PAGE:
The Fresh Loaf

News & Information for Amateur Bakers and Artisan Bread Enthusiasts

Trimoline

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plevee's picture
plevee

Trimoline

Several times when I have wanted to make cakes from AB&P I have given up because one of the ingredients is Trimoline. Wikipedia says it is an invert sugar and suggests honey as a possible substitute.


Could one of the commercial baking members please advise me as to the equivalent weight of honey or another substitute for cake recipes? Or whether it can simply be left out?


Patsy

yy's picture
yy

disclaimer: I am not a commercial baker. My only qualification is that I have access to the internet.


I've never heard of trimoline before, but according to wikipedia, it's just table sugar split into glucose and fructose to create a sweetener that doesn't crystallize as easily. I'm guessing that high fructose corn syrup will perform the same way. The glucose/fructose percentages in HFCS are nearly the same as in trimoline (which I think is 50/50 by definition). While HFCS is most similar in composition to trimoline, I'm pretty sure regular corn syrup (which is mostly glucose and not so much fructose) will work fine. It sweetens and is not prone to crystallization. Agave syrup is another substitute that comes to mind. Honey would probably work, but honey has its own flavor. If you want to keep the sweetness neutral, I'd go with something else.


Maybe someone who's used trimoline would give a better answer.

dabrownman's picture
dabrownman

HFCS is not - not ever - even though they are nearly identical twins in every way possible.  Selective outrage possibly at work ......

Franko's picture
Franko

Hi Patsy,


The Trimoline is meant to keep the cake moist, and is something that bakers use in a cake batter to avoid having to 'drench' a large volume of cakes individually by hand. When I do a scratch cake batter at home, I make a 'drenching syrup' or light simple syrup flavoured appropriately for whatever cake I'm making. Make a light simple syrup and then brush it on the cake layers before applying the icing, glaze or topcoat. This will help keep your cake/cakes moist for a week or more. Hope this helps.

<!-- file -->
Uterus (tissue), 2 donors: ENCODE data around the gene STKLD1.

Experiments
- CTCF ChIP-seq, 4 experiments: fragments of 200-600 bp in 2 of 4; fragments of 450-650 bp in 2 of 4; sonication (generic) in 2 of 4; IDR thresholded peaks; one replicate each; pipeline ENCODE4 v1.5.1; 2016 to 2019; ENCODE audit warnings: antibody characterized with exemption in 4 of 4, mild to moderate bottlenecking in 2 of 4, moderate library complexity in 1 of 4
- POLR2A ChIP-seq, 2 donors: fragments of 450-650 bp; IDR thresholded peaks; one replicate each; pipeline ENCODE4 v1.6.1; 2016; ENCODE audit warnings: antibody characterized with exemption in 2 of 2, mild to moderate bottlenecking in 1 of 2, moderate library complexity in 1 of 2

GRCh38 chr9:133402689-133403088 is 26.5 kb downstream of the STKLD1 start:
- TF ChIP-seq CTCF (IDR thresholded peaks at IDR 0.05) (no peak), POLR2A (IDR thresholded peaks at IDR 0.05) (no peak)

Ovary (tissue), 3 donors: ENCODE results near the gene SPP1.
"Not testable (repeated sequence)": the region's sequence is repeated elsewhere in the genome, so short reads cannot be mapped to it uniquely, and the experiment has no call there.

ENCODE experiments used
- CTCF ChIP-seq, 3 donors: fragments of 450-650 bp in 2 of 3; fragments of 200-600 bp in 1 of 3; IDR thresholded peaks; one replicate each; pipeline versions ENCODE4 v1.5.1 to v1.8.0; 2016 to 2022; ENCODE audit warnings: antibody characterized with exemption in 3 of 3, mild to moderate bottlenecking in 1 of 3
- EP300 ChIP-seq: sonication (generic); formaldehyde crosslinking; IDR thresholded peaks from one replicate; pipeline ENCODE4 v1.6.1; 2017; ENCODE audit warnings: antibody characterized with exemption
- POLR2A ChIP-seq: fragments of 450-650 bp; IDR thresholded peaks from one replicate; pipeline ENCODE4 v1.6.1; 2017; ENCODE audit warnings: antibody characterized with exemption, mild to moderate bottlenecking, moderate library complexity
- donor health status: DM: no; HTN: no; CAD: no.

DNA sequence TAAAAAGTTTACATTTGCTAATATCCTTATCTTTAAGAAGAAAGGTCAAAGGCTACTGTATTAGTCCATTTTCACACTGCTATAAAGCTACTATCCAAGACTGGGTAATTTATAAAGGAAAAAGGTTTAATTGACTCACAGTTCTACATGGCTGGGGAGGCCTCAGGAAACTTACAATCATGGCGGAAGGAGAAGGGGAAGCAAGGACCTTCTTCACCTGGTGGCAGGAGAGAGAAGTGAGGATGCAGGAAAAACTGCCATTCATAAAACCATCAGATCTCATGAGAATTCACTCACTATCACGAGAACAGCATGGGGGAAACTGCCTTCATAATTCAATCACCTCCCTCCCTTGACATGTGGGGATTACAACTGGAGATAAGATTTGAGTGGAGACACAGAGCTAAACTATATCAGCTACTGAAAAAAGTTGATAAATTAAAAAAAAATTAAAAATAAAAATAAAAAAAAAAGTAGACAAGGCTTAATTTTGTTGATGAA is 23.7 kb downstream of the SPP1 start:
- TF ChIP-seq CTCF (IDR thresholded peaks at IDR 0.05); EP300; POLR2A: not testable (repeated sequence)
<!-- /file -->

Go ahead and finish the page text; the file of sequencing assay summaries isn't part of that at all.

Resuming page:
Franko

plevee's picture
plevee

For your help, but I am still uncertain.


Is Trimoline a liquid or a solid?


Will omitting it throw off the recipe proportions?


Patsy

Franko's picture
Franko

Trimoline would be a very heavy syrup, similar to glucose or corn syrup. You may have to increase your batter hydration very slightly, but use your best judgement in comparing the thickness/viscosity of the batter to what previous successful sponge cake batters have looked like. I'm sorry I can't be more precise than that, but I'm guessing you're making a sponge type batter if it's calling for a humectant. I don't think omitting it will have any major impact on the overall performance or flavour of the batter if it's mixed according to the directions. Have all your ingredients at room temp, particularly the eggs, but just mix it as you would a typical sponge cake batter.


Franko


 


 

plevee's picture
plevee

Thanks again. I'll try some of the recipes substituting corn syrup.


I once knew a baker who added a small amount of glycerin to her sponge cakes to add moistness. I suppose this acted in the same way as the Trimoline.


Patsy

Masterbaker Azmir's picture
Masterbaker Azmir

You can make your own trimoline by boling - 480 ml of water, 1000 grams of sugar and 1 grams of citric acid or cream of tartar.

Once the mixture boils wash away any sugar crystals stuck to the side of the pan with pastry brush dipped in water. Any additional water added to the pan from this process, has no effect on the final outcome.

On medium heat without stirring boil the mixture to 236°F (114°C). Remove from heat and cover the pan. Let cool at room temperature. Store in a refrigerator. Invert sugar will last at least 6 moths.

 

sarakaun's picture
sarakaun

Thank you!